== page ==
An Atheist God
Updated: Jul 15, 2020
Tired of worshipping a rock? Is chanting prayers in dead languages beneath you? Do fasting, abstinence, and animal slaughter as a token of sacrifice seem outrageous? Can’t
believe in a self-obsessed, megalomaniac who promises eternal bliss through his worship?
Well, I might have a religion that may be perfect for you. Spinozism. But Spinozism
can’t be categorized and labelled as just a religion. It can be seen as a thought experiment, a distinct way of perceiving life.
Baruch Spinoza was a 17th-century Dutch philosopher who tried to reinvent religion and the
conventional image of God, moving it away from holy texts, practices, and beliefs based on
superstition and taboo. “God is dead, and we have killed him.” These famous words by Nietzsche are not a joyous declaration by an atheist, but instead a warning. Humans have always had a personified image of God, an image of a person who watches over us, listens to our prayers and performs miracles. Religion has made our relationship with God transactional. The promise of heaven, the light at the end of the tunnel in exchange for unconditional devotion. A relationship not based on love, but instead based on fear.
Spinoza, despite having a traditional Jewish upbringing, propagated that God should be thought of as the energy which created this universe. The substance which is impersonal and indistinguishable from nature, and in everything that is and can be. For Spinoza, the Almighty is the entire universe and its laws. He is all the knowledge and the truth. Spinoza argued that everything is a derivative of God, interconnected with all of existence. Every representation of God as a person is just a projection of our imagination. For Spinoza, whatever is, is in God and nothing can exist or be conceived without God. However, Spinoza’s God is apathetic to human needs, desires, and suffering. It’s blind and doesn’t hold any expectation from us. God doesn’t judge and it neither rewards nor punishes anyone. It did not create the Earth for us. We aren’t anyone’s chosen species. We’re just a temporary stage in a history going back over a billion years.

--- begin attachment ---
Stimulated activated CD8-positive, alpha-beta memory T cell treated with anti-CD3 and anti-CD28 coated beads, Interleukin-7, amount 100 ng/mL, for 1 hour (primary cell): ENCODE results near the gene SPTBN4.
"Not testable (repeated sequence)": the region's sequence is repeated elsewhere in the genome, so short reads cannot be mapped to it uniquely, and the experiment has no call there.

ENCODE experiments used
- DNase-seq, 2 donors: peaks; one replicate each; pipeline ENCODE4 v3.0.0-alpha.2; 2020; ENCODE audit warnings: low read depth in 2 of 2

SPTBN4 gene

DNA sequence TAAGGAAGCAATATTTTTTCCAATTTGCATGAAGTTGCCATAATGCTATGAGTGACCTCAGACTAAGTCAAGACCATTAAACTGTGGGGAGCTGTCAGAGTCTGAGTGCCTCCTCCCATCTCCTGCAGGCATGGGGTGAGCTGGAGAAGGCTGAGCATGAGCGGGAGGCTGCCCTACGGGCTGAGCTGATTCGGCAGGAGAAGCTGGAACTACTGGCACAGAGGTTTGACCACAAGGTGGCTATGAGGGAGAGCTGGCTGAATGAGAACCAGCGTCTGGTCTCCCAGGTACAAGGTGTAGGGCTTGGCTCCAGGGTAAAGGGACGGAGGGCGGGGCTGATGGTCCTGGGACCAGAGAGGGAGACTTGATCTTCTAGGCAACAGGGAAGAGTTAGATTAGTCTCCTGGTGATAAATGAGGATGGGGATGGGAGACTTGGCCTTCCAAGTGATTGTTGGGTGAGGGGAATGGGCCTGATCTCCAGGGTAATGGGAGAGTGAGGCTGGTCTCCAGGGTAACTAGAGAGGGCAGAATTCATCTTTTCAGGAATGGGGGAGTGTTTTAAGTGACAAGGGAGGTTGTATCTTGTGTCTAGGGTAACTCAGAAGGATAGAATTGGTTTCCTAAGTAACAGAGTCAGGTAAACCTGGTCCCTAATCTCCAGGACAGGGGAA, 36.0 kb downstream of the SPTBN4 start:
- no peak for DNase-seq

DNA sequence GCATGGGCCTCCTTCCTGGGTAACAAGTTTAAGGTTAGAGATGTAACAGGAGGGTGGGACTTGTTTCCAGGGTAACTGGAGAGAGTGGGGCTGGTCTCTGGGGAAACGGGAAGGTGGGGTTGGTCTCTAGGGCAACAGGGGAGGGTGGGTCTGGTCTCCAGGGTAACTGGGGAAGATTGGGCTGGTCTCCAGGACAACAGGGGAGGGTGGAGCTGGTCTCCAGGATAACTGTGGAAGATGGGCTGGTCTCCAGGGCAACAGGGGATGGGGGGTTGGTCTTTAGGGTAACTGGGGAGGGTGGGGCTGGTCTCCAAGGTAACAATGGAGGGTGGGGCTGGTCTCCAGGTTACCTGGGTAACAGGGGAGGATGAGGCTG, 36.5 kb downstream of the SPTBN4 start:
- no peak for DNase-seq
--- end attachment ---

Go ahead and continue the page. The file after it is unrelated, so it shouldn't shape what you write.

Throughout the text of his magnum opus, Ethics Spinoza staunchly undermined the concept of praying. When one prays, he or she expects God to change how the universe works for their individualistic and personal gains. Spinoza declared, “Whosoever loves God cannot strive that God should love him in return.” Only a self-centered narcissist would expect the creator of the entire universe, the Alpha and the Omega, to take an interest in bending the laws of existence for an insignificant speck of dust.
For ages, we have tried to fathom God through traditional holy texts. But these texts have
transformed their disciples into obedient, unquestioning sheep, instead of transmitting any
insightful knowledge. Spinoza suggested his own unique way of ‘worship’. For him, the best
way to stay connected with the supreme was by unraveling the mysteries of life and the universe.
Only by having a command over the disciplines of psychology, philosophy and the natural
sciences can one can attempt to comprehend God. When we discover the laws of physics or gain a deep insight into the functioning of the human mind, we’re just appreciating and discovering God in our own special ways. Spinoza deviated from traditional religion by expounding that a person who truly loves God unconditionally, would try to understand God and it’s will. Accepting that the universe has its own plans and designs, it becomes our job to interpret and understand these projects so that we can “participate in eternal totality.” Due to our illusion of a self, our consciousness, our ego, we perceive life selfishly from our subjective, partial and time bound view. For Spinoza, there is happiness involved in aligning our will with that of the universe. For him, a truly ethical person is one who tries to understand the miracle of existence, study’s its aspects and its functioning, and accepts the will of this deterministic universe with open arms.
To truly appreciate the portrait of God painted by Spinoza, one must look at life objectively, instead of viewing it subjectively from our limited and narrow vantage point. Spinoza’s canvas for God is boundless, coherent only to the ones with a comprehensive and universal view of the cosmos. It's colors too bright for those who have for too long, relied on the crutches of traditional religion.
Written by Pragun